Furthermore, we should not assume that a smaller army will be less destructive than a greater one. A band of around 200 determined men could easily wreak havoc in a surprise attack on, say, a monastery. A collection of sporadic and isolated but brutal assaults on strategic targets could serve to weaken a kingdom so that it would take less force to conquer it in the future. We must also bear in mind that the England that the Vikings landed in would have been relatively easy to take over.
Decades of kingdom (over-) expansion meant that instead of there being many small kingdoms which may have been hard to penetrate all at once, there were only a few very large kingdoms in which the centre only had the weakest of holds over the periphery. Mercia may have once been the most powerful kingdom in terms of the land it held, but this could prove to have a negative effect once the Vikings invaded and it found it could not defend its own frontiers.
There did not need to be one great army to defeat the disunited and disjointed English kingdoms, but we simply do not have enough evidence to claim, as Sawyer did, that the scale of the raids was exaggerated by a substantial proportion. Sawyer went on to link the small number of invaders with a claim that England was not as densely settled by Vikings as was previously thought. The belief in a dense Danish settlement was based a number of factors.
First, the significant amount of Scandinavian place-names in areas settled by the Danes. If we look at distribution maps, the dots representing Scandinavian or part-Scandinavian place names present a striking pattern.1 However, as Keynes reminds us, it is hazardous to “read too much between the dots”. In many of these places, there can also be found a large amount of Anglo-Saxon place-names.
Moreover we cannot assume that any settlement with a Scandinavian name (one ending in -thorp or -by; or ending in the English -ton with a Scandinavian prefix) contained only Scandinavians, or that English-named settlements never experienced an influx of Scandinavians. DM Hadley gives the example of Inglesby in Derbyshire. Although the name means ‘farmstead/village of the English’, it is the site of a cremation cemetery in which Scandinavian-style artefacts have been found. Also, Scandinavians may have taken over some places without changing the name: there have been stone sculptures with Scandinavian motifs found at sites with Old English place names.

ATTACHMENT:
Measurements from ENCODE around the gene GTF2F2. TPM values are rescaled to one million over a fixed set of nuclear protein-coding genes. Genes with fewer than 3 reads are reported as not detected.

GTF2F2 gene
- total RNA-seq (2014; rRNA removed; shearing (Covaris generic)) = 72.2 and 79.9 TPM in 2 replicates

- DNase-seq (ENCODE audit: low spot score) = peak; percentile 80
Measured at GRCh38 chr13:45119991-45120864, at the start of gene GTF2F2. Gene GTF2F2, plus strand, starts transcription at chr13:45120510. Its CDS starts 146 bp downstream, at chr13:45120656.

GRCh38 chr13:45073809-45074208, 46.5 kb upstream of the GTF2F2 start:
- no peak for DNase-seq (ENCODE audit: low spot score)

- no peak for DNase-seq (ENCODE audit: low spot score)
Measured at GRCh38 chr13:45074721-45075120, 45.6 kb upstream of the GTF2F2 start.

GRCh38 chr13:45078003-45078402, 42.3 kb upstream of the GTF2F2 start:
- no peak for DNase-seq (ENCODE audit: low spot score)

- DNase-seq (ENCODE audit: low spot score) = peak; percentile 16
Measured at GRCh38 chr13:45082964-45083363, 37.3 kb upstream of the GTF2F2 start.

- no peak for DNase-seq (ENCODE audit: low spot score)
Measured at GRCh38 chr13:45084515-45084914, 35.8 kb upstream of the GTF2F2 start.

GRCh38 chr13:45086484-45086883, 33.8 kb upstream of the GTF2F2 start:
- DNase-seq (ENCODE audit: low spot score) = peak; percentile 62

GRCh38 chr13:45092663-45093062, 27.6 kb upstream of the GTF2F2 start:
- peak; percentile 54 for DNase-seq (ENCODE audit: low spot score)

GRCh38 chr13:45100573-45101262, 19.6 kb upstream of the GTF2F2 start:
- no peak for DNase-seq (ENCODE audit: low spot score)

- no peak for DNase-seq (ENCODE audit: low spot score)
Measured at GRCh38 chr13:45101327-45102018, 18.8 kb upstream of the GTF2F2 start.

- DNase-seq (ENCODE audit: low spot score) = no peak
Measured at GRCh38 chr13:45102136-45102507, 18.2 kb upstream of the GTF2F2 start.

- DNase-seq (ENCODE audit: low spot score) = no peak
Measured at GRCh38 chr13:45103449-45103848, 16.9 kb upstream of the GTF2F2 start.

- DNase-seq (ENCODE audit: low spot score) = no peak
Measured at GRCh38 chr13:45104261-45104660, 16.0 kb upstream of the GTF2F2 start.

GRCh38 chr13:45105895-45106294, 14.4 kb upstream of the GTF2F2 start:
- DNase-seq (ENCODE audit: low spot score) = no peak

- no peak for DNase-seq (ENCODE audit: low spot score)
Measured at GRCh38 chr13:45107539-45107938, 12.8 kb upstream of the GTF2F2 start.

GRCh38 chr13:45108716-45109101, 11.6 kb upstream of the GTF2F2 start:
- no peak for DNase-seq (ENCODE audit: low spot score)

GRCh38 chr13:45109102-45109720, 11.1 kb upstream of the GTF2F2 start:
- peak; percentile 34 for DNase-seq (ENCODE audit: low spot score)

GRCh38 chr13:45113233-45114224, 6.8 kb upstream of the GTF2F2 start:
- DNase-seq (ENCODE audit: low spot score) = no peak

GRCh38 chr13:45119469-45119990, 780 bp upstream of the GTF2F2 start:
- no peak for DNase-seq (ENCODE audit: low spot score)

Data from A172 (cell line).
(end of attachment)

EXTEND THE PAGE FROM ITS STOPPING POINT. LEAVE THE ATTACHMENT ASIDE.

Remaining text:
So can we draw any firm conclusions based on toponymic evidence? Patrick Wormald suggests that the place-names ending in -ton but with a Scandinavian prefix indicate that the first Viking settlers took over the best land (which would have already been settled by the English). The absence of English elements in the 2nd class of names (those ending in -thorp and -by) may show that Viking settlement was either sufficiently dense to obliterate the evidence of previous inhabitants or that it was on unoccupied land.
This, he says, builds up a picture of a significant influx of Vikings. Wormald claims that there is no evidence for a difference between the 1st and 2nd class of names which sheds doubt on the idea recently suggested by Sawyer of a second wave of invader-settler colonisation. However, nor is there any real evidence that the names were formed at the same time.
After all, we are heavily reliant on the Domesday Book of two-hundred years later. Nevertheless, the fact remains that there are a great many Scandinavian place-names in the area under the Danelaw. One could argue that whether these names were formed in the 9th, 10th or 11th Centuries is not so much an issue as the fact that they were formed at all. What is inescapable with regard to this is that, somehow, the Vikings managed to have a considerable impact on the English language. Gillian Fellows-Jensen perceives a major flaw in the Sawyer perception of England being invaded by a few aristocratic Danes is the ‘vast number’ of loan words that replaced ‘perfectly adequate’ English words for familiar objects and concepts (that is, not simply administrative terms).